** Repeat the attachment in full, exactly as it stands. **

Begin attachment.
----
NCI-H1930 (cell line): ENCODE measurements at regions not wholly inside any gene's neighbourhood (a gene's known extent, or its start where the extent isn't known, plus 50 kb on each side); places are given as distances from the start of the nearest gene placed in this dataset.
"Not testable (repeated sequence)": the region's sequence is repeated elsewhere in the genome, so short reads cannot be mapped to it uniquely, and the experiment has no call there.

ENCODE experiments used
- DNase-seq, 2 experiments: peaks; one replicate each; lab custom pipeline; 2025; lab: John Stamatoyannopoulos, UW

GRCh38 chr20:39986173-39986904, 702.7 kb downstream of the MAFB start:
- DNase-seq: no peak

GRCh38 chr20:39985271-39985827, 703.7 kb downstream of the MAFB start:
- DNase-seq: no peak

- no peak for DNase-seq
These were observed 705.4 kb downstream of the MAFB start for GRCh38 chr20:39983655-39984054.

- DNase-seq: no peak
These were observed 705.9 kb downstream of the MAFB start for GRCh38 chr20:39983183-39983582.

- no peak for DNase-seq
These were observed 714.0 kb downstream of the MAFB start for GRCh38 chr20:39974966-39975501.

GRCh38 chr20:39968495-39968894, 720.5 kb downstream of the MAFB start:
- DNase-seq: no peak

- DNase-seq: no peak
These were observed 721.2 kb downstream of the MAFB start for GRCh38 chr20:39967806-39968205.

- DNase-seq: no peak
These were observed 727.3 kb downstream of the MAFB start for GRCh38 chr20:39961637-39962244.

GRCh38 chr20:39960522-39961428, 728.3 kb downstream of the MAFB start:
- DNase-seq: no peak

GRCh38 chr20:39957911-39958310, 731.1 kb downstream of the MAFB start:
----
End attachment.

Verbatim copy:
NCI-H1930 (cell line): ENCODE measurements at regions not wholly inside any gene's neighbourhood (a gene's known extent, or its start where the extent isn't known, plus 50 kb on each side); places are given as distances from the start of the nearest gene placed in this dataset.
"Not testable (repeated sequence)": the region's sequence is repeated elsewhere in the genome, so short reads cannot be mapped to it uniquely, and the experiment has no call there.

ENCODE experiments used
- DNase-seq, 2 experiments: peaks; one replicate each; lab custom pipeline; 2025; lab: John Stamatoyannopoulos, UW

GRCh38 chr20:39986173-39986904, 702.7 kb downstream of the MAFB start:
- DNase-seq: no peak

GRCh38 chr20:39985271-39985827, 703.7 kb downstream of the MAFB start:
- DNase-seq: no peak

- no peak for DNase-seq
These were observed 705.4 kb downstream of the MAFB start for GRCh38 chr20:39983655-39984054.

- DNase-seq: no peak
These were observed 705.9 kb downstream of the MAFB start for GRCh38 chr20:39983183-39983582.

- no peak for DNase-seq
These were observed 714.0 kb downstream of the MAFB start for GRCh38 chr20:39974966-39975501.

GRCh38 chr20:39968495-39968894, 720.5 kb downstream of the MAFB start:
- DNase-seq: no peak

- DNase-seq: no peak
These were observed 721.2 kb downstream of the MAFB start for GRCh38 chr20:39967806-39968205.

- DNase-seq: no peak
These were observed 727.3 kb downstream of the MAFB start for GRCh38 chr20:39961637-39962244.

GRCh38 chr20:39960522-39961428, 728.3 kb downstream of the MAFB start:
- DNase-seq: no peak

GRCh38 chr20:39957911-39958310, 731.1 kb downstream of the MAFB start: